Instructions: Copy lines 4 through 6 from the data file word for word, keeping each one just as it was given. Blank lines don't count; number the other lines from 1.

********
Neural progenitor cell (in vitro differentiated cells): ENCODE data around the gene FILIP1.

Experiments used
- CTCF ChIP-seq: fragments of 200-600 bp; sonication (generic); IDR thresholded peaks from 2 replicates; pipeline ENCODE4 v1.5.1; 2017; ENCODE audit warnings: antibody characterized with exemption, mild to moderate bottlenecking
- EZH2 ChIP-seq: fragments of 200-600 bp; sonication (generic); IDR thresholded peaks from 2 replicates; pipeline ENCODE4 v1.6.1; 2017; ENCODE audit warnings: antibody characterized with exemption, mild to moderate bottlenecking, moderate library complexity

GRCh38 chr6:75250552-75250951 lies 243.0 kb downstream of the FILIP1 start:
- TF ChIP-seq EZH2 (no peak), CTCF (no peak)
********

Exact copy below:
- EZH2 ChIP-seq: fragments of 200-600 bp; sonication (generic); IDR thresholded peaks from 2 replicates; pipeline ENCODE4 v1.6.1; 2017; ENCODE audit warnings: antibody characterized with exemption, mild to moderate bottlenecking, moderate library complexity

GRCh38 chr6:75250552-75250951 lies 243.0 kb downstream of the FILIP1 start:
- TF ChIP-seq EZH2 (no peak), CTCF (no peak)